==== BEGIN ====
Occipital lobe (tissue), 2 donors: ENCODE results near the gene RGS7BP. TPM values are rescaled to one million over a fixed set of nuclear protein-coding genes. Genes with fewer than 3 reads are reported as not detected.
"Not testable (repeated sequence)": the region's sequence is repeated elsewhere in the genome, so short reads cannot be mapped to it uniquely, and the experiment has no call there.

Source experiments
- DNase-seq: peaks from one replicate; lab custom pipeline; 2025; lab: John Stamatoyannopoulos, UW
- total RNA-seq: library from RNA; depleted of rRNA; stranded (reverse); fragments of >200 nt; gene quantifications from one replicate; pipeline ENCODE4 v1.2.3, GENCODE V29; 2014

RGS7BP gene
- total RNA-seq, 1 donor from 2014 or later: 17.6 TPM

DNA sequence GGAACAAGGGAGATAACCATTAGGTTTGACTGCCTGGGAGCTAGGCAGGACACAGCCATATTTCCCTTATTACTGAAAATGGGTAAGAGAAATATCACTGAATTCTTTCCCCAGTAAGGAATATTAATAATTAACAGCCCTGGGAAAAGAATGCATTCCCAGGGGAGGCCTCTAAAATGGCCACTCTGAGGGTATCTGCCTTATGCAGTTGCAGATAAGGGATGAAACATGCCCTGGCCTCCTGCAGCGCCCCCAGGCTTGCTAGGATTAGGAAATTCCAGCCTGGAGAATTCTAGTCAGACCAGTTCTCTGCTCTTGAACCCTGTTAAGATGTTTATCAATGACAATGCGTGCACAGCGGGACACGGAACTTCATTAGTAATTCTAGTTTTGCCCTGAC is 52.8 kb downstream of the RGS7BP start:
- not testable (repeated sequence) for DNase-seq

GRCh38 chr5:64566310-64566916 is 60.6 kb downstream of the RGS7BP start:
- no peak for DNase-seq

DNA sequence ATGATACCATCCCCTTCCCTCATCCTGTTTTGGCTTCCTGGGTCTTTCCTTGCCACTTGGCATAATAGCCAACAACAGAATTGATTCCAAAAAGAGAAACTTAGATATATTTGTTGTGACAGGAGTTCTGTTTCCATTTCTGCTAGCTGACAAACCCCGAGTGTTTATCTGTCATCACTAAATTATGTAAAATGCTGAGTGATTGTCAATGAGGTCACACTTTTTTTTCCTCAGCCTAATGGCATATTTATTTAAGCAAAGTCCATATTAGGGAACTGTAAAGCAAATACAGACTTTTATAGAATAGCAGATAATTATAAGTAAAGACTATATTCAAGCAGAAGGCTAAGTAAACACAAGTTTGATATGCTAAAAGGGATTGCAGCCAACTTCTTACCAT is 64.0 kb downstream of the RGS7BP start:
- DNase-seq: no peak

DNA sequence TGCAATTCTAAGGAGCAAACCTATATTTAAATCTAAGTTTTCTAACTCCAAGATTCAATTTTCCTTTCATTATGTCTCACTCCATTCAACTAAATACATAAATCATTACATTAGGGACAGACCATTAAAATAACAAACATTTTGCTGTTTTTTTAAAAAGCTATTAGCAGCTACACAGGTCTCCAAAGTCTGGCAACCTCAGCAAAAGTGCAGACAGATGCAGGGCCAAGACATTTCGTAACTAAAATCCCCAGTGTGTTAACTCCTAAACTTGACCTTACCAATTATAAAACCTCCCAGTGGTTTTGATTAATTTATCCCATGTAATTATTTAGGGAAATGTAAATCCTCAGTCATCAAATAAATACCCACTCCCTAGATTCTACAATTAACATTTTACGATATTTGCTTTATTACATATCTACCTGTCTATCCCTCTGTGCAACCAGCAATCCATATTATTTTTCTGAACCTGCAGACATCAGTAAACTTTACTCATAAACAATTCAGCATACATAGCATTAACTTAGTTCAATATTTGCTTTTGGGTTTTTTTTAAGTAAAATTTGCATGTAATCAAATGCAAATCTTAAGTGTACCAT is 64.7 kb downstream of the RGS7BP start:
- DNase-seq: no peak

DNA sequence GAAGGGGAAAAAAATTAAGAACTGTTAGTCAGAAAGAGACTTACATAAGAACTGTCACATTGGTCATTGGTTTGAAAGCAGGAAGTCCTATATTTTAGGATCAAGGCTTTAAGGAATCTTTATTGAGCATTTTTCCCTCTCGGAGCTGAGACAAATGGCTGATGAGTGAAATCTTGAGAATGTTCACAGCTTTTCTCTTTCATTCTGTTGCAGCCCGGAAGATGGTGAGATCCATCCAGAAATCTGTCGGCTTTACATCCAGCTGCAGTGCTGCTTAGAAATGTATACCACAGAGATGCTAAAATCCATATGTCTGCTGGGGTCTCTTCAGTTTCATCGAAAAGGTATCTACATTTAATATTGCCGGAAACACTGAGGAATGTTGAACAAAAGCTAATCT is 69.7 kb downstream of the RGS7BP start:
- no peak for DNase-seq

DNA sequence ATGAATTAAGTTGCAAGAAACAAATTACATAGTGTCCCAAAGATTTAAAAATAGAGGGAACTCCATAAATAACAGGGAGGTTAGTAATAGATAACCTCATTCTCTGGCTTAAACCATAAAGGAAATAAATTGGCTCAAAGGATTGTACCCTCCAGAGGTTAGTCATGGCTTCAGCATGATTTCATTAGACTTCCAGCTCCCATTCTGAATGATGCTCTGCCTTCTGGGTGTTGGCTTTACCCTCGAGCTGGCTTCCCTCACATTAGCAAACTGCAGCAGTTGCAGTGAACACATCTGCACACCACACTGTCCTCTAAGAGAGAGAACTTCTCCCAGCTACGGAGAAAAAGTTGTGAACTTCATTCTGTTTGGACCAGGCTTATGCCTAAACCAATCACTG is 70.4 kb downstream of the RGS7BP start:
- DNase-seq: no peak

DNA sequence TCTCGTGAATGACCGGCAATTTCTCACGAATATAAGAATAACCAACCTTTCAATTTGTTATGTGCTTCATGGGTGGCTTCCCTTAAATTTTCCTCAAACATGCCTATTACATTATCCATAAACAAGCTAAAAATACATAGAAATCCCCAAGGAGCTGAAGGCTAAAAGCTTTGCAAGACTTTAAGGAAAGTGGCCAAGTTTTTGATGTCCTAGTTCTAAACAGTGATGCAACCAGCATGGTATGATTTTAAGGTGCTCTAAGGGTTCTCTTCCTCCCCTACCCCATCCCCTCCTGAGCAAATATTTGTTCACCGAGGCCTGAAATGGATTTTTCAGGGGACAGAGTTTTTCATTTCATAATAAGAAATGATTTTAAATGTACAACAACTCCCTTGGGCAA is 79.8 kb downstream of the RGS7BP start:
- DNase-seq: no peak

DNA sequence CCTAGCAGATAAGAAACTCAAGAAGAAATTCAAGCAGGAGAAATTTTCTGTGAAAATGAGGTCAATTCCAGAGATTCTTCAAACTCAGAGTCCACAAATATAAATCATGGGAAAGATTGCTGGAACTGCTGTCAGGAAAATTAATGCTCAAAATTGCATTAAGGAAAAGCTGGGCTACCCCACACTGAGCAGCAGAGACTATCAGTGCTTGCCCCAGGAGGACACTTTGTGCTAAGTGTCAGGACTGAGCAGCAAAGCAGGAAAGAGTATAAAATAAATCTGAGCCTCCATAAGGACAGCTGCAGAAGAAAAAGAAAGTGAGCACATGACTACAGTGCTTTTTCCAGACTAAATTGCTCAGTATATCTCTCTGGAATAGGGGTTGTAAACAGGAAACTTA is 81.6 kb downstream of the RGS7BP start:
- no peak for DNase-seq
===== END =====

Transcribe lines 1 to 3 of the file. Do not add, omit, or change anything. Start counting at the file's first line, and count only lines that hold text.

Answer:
Occipital lobe (tissue), 2 donors: ENCODE results near the gene RGS7BP. TPM values are rescaled to one million over a fixed set of nuclear protein-coding genes. Genes with fewer than 3 reads are reported as not detected.
"Not testable (repeated sequence)": the region's sequence is repeated elsewhere in the genome, so short reads cannot be mapped to it uniquely, and the experiment has no call there.

Source experiments